As farm bill negotiations continue in Washington, D.C., it’s fairly certain that the Supplemental Nutrition Assistance Program, or SNAP, will be cut. One proposal would trim the food stamp program by $4 billion over the next decade; the other would cut roughly ten times that much.
That’s after the Obama Administration’s recession-era boost to SNAP expired November 1st, leaving the average family with about $30 less to spend each month.
The future of SNAP, the program which funds what are commonly referred to as food stamps, is up for debate as Congress attempts to authorize a new Farm Bill. An increase passed by Congress in 2009 to food stamps expires at the end of the month.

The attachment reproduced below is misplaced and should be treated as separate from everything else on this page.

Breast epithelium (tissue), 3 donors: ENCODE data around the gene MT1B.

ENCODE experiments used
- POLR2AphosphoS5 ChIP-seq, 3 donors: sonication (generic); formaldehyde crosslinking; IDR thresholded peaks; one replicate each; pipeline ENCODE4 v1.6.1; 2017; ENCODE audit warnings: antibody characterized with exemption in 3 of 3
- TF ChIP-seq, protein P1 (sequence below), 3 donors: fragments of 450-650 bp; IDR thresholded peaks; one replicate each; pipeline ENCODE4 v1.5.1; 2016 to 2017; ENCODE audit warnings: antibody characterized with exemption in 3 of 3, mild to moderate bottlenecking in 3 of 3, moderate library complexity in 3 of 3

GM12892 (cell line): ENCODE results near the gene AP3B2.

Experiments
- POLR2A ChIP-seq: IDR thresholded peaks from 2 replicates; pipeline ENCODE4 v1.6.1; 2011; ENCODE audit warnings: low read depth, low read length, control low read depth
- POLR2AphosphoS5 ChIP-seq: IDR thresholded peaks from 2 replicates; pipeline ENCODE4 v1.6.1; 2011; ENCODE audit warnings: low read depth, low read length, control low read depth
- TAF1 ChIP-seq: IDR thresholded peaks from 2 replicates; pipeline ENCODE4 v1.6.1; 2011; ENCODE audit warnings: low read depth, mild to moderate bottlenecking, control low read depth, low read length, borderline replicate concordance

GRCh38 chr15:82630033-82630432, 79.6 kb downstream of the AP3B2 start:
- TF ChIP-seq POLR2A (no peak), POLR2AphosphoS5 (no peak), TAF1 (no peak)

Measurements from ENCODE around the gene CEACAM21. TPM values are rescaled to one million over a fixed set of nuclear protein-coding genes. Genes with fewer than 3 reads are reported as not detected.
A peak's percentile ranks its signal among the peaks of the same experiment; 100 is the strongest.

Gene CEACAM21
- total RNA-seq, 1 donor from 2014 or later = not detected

Credit Darrell Hoemann/ Midwest Center For Investigative Reporting
Food pantries and homeless shelters say they're beginning to notice repercussions of a reduction in food stamps that will take effect Fri., Nov. 1. A temporary hike in benefits that kicked as a result of the recession expires this week.
Individuals enrolled in the federal Supplemental Nutrition Assistance Program, or SNAP, could see their benefits cut by $11 a month. A family of four could see a decrease of $36.